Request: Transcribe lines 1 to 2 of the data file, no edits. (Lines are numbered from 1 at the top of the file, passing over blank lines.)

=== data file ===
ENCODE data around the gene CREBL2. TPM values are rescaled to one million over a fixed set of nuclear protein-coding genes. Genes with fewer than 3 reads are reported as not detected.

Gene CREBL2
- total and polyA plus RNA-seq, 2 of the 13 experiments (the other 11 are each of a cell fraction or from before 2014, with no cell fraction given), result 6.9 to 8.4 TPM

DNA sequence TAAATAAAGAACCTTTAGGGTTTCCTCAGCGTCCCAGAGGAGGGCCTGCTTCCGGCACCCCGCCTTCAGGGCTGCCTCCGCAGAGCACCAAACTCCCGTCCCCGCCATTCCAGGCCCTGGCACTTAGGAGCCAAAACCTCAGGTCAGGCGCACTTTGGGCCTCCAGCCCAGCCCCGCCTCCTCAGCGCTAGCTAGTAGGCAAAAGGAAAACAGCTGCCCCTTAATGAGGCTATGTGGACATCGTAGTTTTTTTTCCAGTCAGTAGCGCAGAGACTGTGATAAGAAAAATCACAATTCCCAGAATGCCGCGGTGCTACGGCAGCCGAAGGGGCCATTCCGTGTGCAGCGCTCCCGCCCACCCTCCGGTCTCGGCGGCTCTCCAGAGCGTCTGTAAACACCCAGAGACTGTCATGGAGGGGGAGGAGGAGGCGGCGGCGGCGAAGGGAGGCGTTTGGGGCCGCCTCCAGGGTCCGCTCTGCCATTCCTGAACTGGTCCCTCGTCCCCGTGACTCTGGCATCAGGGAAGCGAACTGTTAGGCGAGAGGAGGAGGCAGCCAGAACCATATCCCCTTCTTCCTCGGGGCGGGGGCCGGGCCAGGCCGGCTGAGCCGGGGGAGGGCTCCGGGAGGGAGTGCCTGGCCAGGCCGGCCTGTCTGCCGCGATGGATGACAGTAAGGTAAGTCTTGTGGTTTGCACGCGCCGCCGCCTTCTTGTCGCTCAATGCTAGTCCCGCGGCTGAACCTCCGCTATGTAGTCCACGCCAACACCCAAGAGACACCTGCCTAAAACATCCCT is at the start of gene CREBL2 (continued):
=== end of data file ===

ENCODE data around the gene CREBL2. TPM values are rescaled to one million over a fixed set of nuclear protein-coding genes. Genes with fewer than 3 reads are reported as not detected.

Gene CREBL2